administrative segregation committee. Defendant Cutt was, at times, assigned to the
administrative segregation unit and served on the administrative segregation committee.
Defendant Allen was, at times, assigned to the administrative segregation unit and served
on the administrative segregation committee when he was not assigned to the
administrative segregation unit.
Housing Unit 1 is the administrative segregation unit at NECC. If an offender is
involved in a fight, the offender is generally placed in housing unit 1 under temporary
administrative segregation confinement (TASC) that same day. An offender may be
placed in TASC based on the recommendation of a staff member and approval of a shift
supervisor when: (1) a staff member witnesses the offender committing a serious
wrongdoing; (2) an offender is a material witness to a major violation or criminal act
which may require protective custody; (3) the offender is an immediate security risk; (4)
the offender is violent, struggling, or creating sufficient disturbance to indicate the
offender is violent, struggling, or creating a sufficient disturbance to indicate the offender
is not in control of himself; (5) there is an urgent need to separate the offender from
others for his own safety or the safety of others there is information from a reliable source
that indicates one of those reasons apply; or (6) it is necessary to maintain the good order
and security of the facility.
When an offender is assigned to TASC with a conduct violation, the conduct
violation should generally be processed within seven days. However, if the conduct
violation cannot be processed within seven working days due to extenuating
circumstances, the administrative segregation committee will hold a classification hearing
to determine whether to place the offender in administrative segregation or return the
offender to general population.2 If there is an investigation regarding a potential conduct
violation by an offender, that offender is generally kept in administrative segregation
until the investigation is completed.
The administrative segregation committee is made up of a Functional Unit
Manager, Case Manager, and Lieutenant. After an offender’s initial placement in
administrative segregation, a hearing should be held by the administrative segregation
committee within 30 days. After the first 30 day hearing, the administrative segregation
committee must hold a hearing at least every 90 days to review an offender’s placement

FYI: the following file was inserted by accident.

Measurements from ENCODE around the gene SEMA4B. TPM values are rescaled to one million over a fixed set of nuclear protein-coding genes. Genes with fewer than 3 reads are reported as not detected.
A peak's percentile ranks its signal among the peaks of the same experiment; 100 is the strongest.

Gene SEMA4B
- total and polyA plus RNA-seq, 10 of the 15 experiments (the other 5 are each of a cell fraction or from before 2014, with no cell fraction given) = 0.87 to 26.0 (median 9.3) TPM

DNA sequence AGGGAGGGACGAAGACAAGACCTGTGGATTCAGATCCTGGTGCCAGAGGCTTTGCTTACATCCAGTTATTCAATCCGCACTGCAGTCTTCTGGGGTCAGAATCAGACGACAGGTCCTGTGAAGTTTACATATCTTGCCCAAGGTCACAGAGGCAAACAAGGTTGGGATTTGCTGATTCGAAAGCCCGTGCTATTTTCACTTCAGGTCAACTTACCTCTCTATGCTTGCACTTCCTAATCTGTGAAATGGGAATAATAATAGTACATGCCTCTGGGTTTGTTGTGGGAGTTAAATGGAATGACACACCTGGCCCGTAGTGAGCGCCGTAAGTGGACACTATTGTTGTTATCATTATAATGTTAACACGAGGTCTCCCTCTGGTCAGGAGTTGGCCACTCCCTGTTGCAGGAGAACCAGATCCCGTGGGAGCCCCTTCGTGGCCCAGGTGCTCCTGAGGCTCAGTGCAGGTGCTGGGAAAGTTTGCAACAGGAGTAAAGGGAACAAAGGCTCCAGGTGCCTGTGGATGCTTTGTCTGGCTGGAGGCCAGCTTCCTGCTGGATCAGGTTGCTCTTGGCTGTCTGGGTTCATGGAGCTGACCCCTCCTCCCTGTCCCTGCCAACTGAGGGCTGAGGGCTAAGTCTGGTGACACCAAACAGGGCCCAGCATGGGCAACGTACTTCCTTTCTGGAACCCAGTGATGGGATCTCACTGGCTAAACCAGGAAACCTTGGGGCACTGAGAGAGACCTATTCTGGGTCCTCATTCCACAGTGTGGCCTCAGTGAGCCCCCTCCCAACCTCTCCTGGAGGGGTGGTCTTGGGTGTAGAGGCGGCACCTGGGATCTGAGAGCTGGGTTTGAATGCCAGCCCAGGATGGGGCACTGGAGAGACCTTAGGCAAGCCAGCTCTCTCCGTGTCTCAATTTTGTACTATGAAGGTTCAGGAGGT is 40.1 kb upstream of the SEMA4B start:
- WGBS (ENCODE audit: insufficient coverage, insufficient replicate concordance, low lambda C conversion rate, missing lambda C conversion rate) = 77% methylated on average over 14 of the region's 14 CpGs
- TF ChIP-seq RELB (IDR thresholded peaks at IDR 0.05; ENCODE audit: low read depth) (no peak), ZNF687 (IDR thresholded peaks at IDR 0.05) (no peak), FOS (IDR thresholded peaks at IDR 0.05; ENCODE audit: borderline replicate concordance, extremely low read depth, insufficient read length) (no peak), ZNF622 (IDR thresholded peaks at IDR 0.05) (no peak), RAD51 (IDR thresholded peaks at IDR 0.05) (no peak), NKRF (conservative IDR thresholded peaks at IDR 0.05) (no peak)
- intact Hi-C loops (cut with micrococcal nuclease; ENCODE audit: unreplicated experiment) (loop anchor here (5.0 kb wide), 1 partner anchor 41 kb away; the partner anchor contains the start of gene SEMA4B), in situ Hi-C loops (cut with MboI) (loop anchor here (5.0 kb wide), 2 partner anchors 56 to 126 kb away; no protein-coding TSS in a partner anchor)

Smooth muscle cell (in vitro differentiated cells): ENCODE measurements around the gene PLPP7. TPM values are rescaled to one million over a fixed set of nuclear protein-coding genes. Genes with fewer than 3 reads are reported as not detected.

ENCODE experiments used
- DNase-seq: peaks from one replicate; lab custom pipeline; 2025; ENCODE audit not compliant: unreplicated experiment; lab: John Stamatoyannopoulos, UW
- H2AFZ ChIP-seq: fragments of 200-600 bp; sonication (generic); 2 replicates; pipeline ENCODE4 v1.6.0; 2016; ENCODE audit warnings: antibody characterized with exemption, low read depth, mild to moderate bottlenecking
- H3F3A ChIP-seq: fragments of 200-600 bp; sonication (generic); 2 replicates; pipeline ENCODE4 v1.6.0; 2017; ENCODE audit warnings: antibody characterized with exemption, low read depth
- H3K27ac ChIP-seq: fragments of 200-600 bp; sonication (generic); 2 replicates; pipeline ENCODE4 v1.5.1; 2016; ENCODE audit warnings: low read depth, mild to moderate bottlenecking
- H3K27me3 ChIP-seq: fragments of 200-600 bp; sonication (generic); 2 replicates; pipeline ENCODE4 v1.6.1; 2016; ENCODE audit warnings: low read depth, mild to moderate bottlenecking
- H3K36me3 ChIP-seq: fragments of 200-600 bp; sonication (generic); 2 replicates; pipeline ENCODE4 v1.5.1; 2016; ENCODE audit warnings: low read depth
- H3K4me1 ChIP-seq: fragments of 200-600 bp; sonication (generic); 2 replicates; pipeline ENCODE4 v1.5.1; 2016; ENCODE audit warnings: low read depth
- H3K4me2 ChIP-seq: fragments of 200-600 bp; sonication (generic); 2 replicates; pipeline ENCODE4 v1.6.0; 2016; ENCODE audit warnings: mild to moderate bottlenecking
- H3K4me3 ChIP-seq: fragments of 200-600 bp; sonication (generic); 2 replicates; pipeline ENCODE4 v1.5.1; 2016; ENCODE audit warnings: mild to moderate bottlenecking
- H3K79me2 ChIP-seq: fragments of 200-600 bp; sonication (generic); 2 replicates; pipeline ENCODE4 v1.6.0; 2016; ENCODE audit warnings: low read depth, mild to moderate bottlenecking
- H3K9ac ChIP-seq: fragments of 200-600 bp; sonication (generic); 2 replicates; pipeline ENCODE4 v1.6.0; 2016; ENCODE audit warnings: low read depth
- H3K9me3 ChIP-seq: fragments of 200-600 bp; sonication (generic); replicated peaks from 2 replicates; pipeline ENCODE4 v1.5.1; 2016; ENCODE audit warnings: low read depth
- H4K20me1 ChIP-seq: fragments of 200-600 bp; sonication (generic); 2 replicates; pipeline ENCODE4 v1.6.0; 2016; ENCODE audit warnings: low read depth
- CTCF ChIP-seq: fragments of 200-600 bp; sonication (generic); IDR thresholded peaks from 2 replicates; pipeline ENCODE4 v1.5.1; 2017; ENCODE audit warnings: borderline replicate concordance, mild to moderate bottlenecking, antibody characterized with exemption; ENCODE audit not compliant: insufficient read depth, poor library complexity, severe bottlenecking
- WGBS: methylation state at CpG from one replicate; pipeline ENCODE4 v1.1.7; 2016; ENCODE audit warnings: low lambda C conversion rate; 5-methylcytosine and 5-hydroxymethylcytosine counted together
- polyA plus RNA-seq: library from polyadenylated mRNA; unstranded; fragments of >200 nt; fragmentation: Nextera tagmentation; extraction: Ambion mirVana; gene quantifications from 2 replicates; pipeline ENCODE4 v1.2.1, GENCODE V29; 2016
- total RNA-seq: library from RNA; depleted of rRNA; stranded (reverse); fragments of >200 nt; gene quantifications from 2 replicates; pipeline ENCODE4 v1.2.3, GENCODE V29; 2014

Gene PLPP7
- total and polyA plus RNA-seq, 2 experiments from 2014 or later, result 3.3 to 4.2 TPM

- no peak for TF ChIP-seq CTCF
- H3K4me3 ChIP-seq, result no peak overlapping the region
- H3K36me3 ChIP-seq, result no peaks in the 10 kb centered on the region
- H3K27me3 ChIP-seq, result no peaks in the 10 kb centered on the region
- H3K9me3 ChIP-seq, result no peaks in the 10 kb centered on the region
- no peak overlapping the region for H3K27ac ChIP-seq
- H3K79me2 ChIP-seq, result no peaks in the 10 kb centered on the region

in administrative segregation. The committee can choose to hold the hearing sooner, but
does not have to. NECC’s policies state that an offender is always given the opportunity
to be present for each classification hearing, unless the offender is excluded from part of
the hearing for institutional safety reasons. Plaintiff denies that he was given this
opportunity. Further, NECC’s policies provide the offender an opportunity to make a
statement and to present evidence on his behalf at the classification hearing. Plaintiff
denies that he was given this opportunity.
Plaintiff admits this policy exists but denies that it is always applied.
Plaintiff alleges he was placed in administrative segregation as retaliation.
Additionally, plaintiff alleges that his placement and continuation in administrative
segregation was without due process and constituted cruel and unusual punishment.
Subsequently, plaintiff focused on the alleged due process violations as opposed to the
retaliation claim. Prior to plaintiff’s affidavit in response to the motion for summary
judgment --- in the first amended complaint, discovery responses, and his deposition --plaintiff’s claim has been that (1) he was placed in administrative segregation for no
reason, (2) he was not told why he was placed in administrative segregation, (3) there
were not proper hearings, (4) he was not allowed to be present for or offer testimony at
the hearings that are documented in NECC’s records, and (5) he was continued in
administrative segregation for no reason. Plaintiff states that he later learned that
NECC’s reason for his placement and continuation in administrative segregation was
pending an investigation as to a fight with his cell mate, that the investigation took only a
few hours but was not done until more than three months after he was placed in
administrative segregation, and thereafter he was continued in segregation for protective
custody that he alleges he did not request.
Plaintiff alleges that he remained in administrative segregation for more than 120
days without being advised as to why he had been placed there. Plaintiff further alleges
that the defendants’ failure to follow current policy and procedure and the subsequent
punishment of plaintiff under the guise of administrative segregation violated his rights to
due process as well as the prohibition against cruel and unusual punishment.
“In order to prevail on a Fourteenth Amendment due process claim, [plaintiff]
must first demonstrate that he was deprived of life, liberty, or property by government
action.” Phillips v. Norris, 320 F.3d 844, 846 (8th Cir. 2003). Determining whether